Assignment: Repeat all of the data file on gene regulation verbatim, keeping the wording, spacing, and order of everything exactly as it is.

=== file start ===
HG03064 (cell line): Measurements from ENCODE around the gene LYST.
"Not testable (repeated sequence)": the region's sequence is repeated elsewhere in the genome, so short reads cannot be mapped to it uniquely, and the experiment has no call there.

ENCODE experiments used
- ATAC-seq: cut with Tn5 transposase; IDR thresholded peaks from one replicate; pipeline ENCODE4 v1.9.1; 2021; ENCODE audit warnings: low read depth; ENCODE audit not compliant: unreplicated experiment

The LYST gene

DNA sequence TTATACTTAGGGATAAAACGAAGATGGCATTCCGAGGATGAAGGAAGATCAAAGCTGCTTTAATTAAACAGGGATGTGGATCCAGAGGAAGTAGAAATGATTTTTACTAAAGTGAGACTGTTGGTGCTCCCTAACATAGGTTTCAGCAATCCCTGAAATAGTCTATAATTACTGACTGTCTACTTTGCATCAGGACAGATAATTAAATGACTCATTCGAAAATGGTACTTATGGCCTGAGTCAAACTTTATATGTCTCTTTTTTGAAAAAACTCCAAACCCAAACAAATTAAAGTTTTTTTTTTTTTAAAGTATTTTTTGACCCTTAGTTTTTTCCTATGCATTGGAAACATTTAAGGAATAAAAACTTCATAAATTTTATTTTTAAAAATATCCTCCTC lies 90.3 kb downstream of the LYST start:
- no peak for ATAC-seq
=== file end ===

HG03064 (cell line): Measurements from ENCODE around the gene LYST.
"Not testable (repeated sequence)": the region's sequence is repeated elsewhere in the genome, so short reads cannot be mapped to it uniquely, and the experiment has no call there.

ENCODE experiments used
- ATAC-seq: cut with Tn5 transposase; IDR thresholded peaks from one replicate; pipeline ENCODE4 v1.9.1; 2021; ENCODE audit warnings: low read depth; ENCODE audit not compliant: unreplicated experiment

The LYST gene

DNA sequence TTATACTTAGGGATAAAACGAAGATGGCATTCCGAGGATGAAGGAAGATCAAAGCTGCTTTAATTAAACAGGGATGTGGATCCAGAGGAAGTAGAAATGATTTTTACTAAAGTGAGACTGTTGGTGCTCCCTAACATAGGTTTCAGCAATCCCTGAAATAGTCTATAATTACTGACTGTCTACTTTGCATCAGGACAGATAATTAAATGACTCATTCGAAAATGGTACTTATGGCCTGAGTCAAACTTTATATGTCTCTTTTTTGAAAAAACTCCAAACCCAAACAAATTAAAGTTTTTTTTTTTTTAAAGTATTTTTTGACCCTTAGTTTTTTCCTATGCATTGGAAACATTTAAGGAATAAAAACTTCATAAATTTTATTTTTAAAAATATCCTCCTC lies 90.3 kb downstream of the LYST start:
- no peak for ATAC-seq